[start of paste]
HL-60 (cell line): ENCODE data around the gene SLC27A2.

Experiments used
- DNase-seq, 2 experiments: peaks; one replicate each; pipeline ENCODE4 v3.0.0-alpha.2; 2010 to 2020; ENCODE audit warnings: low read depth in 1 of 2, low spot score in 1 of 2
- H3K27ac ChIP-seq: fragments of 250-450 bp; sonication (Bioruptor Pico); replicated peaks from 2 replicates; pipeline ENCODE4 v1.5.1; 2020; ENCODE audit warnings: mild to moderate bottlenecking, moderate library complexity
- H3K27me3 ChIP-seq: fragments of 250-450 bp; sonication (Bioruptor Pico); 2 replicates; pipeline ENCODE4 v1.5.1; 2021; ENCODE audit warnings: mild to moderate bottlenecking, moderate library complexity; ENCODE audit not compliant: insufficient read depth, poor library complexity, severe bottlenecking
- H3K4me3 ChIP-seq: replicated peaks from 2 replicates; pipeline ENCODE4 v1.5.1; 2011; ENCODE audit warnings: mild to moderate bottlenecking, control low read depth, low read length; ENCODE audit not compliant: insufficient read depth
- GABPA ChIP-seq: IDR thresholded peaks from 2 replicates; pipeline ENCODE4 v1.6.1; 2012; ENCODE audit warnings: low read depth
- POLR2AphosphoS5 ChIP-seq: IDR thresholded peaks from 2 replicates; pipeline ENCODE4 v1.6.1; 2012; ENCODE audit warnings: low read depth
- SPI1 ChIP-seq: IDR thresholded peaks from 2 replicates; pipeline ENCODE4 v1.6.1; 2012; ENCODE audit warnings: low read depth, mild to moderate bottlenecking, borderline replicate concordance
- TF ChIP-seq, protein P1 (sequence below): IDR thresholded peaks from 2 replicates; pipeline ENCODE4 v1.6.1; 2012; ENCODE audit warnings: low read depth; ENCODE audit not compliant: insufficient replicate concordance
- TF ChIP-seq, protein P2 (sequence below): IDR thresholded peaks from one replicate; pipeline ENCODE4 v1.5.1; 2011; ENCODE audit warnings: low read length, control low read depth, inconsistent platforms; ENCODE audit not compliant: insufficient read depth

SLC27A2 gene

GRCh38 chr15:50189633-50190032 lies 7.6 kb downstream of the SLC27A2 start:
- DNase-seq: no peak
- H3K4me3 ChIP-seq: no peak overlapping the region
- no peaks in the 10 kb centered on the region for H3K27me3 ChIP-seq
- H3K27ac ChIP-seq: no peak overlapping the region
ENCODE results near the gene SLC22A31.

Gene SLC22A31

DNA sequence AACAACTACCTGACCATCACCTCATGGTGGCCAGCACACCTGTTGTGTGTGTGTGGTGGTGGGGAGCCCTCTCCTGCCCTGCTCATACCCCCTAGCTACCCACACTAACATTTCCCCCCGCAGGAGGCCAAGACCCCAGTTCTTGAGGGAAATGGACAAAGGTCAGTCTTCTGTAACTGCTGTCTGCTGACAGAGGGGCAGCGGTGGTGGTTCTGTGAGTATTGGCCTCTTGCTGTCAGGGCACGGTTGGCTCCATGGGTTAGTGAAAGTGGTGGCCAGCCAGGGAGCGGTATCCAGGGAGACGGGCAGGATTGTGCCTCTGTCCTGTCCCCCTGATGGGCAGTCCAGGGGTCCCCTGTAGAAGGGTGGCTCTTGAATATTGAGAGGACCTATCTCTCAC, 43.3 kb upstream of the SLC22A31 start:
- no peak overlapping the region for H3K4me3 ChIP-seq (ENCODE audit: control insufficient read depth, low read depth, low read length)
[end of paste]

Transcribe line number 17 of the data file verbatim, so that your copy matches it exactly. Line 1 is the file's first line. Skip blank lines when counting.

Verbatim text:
- H3K27ac ChIP-seq: no peak overlapping the region